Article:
The Journey of Self-discovery Brian Moore's The Luck of Ginger Coffey
When Ginger Coffey brought his family to Canada from Ireland, little did he know that he would attain partial triumph by discovering "himself and the refugee among the lame and the old". With the aid of those around him, Coffey pursued personal freedom and status in his adopted country. He stumbled through a journey of self-discovery while materialism obstructed his vision. The importance of his family rooted Coffey to his homeland and to his moral values while he tried to discover himself as an immigrant.
All the world appeared hostile to Ginger Coffey when he tried to carve a niche for himself in this new country, for he felt insecure as a New Canadian—and he was faced with midlife crises to boost. As a schoolboy, Coffey had been warned by old Father Cogley that boys who didn’t settle like everyone else would sink in this world and the next, "because that class of boy is unable to accept his God-given limitations…has no love of God in him…is an ordinary, lazy lump and his talk of finding adventures is only wanting an excuse to get away and commit mortal sins." (The Luck of Ginger Coffey, 18) Coffey dreamed of a world in which "all men had reached the top of the hill; there were no dull jobs, no humiliating interviews, no turndowns; no man was saddled with ungrateful daughters, there were unlimited funds to spend…You were free." (40) Indeed, Coffey was a dreamer who longed for personal freedom.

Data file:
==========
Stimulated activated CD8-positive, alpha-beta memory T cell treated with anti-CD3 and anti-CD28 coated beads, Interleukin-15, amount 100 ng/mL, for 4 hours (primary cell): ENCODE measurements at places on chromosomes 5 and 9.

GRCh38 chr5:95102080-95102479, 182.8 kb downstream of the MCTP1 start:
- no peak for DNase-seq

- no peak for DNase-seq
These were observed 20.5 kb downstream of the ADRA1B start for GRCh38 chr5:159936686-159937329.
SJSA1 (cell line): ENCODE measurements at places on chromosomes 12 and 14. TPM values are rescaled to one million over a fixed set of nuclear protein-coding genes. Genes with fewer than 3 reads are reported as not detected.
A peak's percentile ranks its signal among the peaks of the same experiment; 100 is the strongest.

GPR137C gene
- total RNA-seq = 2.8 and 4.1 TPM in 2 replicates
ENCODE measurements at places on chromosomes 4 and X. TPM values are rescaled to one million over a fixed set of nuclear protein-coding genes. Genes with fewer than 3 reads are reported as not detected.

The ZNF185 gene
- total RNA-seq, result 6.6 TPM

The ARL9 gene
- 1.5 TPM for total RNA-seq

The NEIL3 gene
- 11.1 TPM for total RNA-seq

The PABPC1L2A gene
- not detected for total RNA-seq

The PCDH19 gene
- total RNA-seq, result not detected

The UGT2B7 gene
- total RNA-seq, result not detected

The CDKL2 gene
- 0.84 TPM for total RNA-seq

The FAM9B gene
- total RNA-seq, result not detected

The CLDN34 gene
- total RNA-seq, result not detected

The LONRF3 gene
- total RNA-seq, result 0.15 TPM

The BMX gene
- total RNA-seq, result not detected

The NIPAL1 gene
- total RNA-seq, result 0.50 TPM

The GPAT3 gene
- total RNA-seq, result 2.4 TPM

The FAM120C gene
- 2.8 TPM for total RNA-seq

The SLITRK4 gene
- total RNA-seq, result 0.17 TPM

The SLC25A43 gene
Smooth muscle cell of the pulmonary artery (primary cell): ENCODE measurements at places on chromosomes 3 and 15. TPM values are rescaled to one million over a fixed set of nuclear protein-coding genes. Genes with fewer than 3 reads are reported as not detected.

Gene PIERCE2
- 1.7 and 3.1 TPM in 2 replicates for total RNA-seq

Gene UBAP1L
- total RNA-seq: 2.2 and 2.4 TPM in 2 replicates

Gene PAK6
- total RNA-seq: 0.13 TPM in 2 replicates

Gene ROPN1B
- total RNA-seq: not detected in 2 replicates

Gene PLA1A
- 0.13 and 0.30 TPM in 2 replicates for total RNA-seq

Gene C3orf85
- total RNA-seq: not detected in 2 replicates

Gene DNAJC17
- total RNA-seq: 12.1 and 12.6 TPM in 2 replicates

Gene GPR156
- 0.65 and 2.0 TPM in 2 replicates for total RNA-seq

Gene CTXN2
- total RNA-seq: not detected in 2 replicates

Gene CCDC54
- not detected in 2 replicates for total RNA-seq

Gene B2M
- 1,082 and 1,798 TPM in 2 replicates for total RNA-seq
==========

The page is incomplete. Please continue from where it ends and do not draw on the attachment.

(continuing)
Having hopped from job to job because he detested being a "glorified office boy," (13) Coffey could not face the "misleading facts of a life" (7) and he was unprepared to scale the steep ascent to a successful career. While hunting for a job, Ginger Coffey noticed that "all day he had been going hat in hand to younger men." (27) He resented the fact that Mr. H.E. Khan and the man in Unemployment office were younger than he was. After all, doesn’t experience in life mean much more? At Canada Nickel, when Mr. Beauchemin refused to give him a job, Coffey suffered a blow to his self-confidence as he managed to stammer, "But—but we New Canadians…I mean, we can’t all be boys of twenty, can we? We have to start somewhere?" (25) Coffey envied Gerry Grosvenor. Gerry was a "social sort and popular," but he too was among the "lame," for he was a selfish man who wanted his friend’s wife for himself. Gerry was rich and successful, and Coffey felt insecure around this Canadian—the "last thing in the world Coffey wanted was for Gerry to start looking down on him." (28) And looked down upon he was. Not only by Gerry who called him an "Irish ape," (189) but also by MacGregor from The Tribune and by Eileen, Colonel Kerrigan’s daughter. MacGregor cared naught for the Irish, and he felt that Coffey should be contented with being hired as a "galley slave," never mind a promotion to a reporting job! Eileen, on the other hand, had danced with Coffey the past winter at Shelbourne Hotel in Ireland....